Team-building may be the most studied and elusive concept in the management and leadership field…Clearly it remains one of our most valuable practices. And it applies equally to companies and nonprofits, to small groups and large organizations..
#TeamWork, influences nearly all of us in our lives and careers…Think of the many scenarios that involve successful (or failed) team-building : Job-related projects and partnerships…College studies and internships…Volunteer church or school activities…Sports teams and performing arts groups..
As management consultant Patrick Lencioni writes in “The Five Dysfunctions of a Team”, #Team-building “remains the ultimate competitive advantage because it is so powerful and so rare.” If an organization and its people can work toward the same goal, it can whip any competition and rule any market or industry, according to Lencioni…
Teams have been around for centuries, since ancient humans hunted and farmed together. Team-building grew in complexity through the Industrial Age, mass manufacturing and the computer era. Globalization and competition among the United States, Japan and Germany raised team-building to an even higher level, according to Harvey Robbins and Michael Finley, co-authors of “The New Why Teams Don’t Work.”
For certain, all employees can use team-building skills, including the setting of tasks and goals, building trust and community, communicating well and tapping into diverse thinking and backgrounds.
Benefits of collaboration illustrate value of Team-Building:
Why do we rely on Teams so much ? For many reasons, according to Robbins and Finley :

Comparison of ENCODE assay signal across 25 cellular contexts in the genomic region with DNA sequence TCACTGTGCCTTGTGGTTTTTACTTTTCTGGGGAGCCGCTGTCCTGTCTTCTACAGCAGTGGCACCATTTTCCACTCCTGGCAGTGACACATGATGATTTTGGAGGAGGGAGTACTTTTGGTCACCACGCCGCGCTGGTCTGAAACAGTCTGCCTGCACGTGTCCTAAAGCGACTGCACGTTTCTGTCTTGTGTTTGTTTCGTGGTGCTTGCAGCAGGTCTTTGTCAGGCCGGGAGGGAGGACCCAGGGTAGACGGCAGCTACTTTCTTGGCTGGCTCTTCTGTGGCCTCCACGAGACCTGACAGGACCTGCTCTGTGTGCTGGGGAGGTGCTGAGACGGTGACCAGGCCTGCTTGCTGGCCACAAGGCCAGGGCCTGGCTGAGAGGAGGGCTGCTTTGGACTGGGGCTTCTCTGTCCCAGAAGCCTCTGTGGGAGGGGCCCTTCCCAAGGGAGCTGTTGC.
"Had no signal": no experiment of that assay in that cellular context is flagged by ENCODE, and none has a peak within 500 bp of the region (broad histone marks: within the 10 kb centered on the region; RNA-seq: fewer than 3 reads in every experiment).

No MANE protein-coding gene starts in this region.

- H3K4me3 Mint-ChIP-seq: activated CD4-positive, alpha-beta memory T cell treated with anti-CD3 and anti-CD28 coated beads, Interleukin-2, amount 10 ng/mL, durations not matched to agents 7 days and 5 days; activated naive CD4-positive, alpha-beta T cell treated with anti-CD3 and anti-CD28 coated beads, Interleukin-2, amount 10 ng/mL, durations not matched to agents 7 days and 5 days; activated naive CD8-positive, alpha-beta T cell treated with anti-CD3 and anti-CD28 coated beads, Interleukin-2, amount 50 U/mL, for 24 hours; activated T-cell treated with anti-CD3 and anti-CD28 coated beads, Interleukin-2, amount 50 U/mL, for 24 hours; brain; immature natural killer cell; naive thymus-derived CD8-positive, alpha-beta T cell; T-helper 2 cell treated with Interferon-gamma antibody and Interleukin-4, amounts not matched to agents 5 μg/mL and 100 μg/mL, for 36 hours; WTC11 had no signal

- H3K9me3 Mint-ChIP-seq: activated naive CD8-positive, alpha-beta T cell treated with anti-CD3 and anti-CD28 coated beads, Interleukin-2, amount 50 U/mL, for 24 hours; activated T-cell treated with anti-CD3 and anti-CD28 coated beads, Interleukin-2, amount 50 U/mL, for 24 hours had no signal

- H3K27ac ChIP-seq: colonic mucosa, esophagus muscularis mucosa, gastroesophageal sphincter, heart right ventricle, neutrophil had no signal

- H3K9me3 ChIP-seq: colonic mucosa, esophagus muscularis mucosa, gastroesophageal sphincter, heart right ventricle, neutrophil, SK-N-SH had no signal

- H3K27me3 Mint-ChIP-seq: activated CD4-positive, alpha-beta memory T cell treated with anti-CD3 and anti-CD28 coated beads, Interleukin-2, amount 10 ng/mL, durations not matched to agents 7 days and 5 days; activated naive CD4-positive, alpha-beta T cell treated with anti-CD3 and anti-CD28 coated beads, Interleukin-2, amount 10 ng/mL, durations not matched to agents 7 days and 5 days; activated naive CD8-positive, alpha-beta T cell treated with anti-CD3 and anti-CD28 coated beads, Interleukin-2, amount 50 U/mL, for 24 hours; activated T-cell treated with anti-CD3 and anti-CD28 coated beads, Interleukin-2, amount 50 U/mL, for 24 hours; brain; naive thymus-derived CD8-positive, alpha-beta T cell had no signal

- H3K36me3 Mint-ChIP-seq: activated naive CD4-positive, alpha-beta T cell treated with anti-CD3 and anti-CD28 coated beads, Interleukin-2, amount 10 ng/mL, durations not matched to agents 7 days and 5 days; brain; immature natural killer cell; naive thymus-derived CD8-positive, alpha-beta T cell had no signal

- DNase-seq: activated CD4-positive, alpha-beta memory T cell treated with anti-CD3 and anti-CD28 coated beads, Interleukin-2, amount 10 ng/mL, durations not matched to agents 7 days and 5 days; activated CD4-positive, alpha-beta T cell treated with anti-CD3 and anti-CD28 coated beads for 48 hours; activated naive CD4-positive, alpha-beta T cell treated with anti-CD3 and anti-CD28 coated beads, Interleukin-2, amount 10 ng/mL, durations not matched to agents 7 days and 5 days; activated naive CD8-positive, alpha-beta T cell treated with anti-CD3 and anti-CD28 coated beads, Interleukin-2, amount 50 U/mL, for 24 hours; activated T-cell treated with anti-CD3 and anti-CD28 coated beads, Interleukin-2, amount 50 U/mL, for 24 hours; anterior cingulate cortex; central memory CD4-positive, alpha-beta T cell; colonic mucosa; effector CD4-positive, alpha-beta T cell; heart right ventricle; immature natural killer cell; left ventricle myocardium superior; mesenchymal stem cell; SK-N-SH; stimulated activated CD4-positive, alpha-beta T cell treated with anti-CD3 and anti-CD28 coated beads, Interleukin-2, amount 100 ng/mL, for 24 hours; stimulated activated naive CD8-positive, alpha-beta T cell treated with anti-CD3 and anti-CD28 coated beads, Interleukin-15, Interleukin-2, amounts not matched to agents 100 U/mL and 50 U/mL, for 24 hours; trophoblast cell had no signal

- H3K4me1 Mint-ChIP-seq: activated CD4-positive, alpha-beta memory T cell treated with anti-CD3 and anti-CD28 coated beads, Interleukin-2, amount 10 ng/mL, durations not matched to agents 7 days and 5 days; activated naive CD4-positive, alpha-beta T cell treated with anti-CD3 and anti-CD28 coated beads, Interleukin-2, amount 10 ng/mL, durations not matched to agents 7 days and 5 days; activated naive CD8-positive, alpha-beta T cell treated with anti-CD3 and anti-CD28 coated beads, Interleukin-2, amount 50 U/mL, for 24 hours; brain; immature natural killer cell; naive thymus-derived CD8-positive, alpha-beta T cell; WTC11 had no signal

- Teams save money.
- Teams increase productivity.
- Teams improve communications.
- Teams create better-quality goods and services.
- Teams lead to improved processes.
Similarly, the best teams share concrete goals, develop trust, define their roles as team members and engage in clear communication and other team-building practices, say Charlene Solomon and Michael Schell of RW3, an online cultural training firm.
Team-building approach helps multiple industries:
Strong team-building can be found in every field and industry. In healthcare, for instance, hospitals are finding that well-run, interdisciplinary teams of healthcare professionals may reduce costs, improve the treatment of patients, shorten their average hospital stay and even reduce death rates, according to AMNHealthcare.com.
More hospitals — from Long Beach Memorial Hospital in Long Beach, Calif., to Unity Hospital in Rochester, N.Y. — are deploying teams of doctors, nurses, administrators, social workers, pharmacists and case workers who meet throughout the day to share information and assess patients.
At the Cleveland Clinic Center for Multidisciplinary Simulation in Cleveland, Ohio, doctors, nurses and administrative staff train as teams in the clinic’s simulation center. They study and review their performance in simulated medical situations, such as stroke or heart attack patients arriving in the emergency room.
In the nonprofit world, the Children’s Defense Fund in New York City became a leader in child health issues by using cooperation and team-building with government agencies, labor unions, churches, daycare centers and other partners, according to a report by Venture Philanthropy Partners and McKinsey & Company.
The fund quickly achieved its first goal: to increase the percentage of children receiving proper vaccines, as the percentage of vaccinated children in New York City rose from 52 percent in 1995 to 85 percent in 2001. Then the organization and its partners went further, persuading Congress to fund the multibillion-dollar Children’s Health Insurance Program for youth nationwide.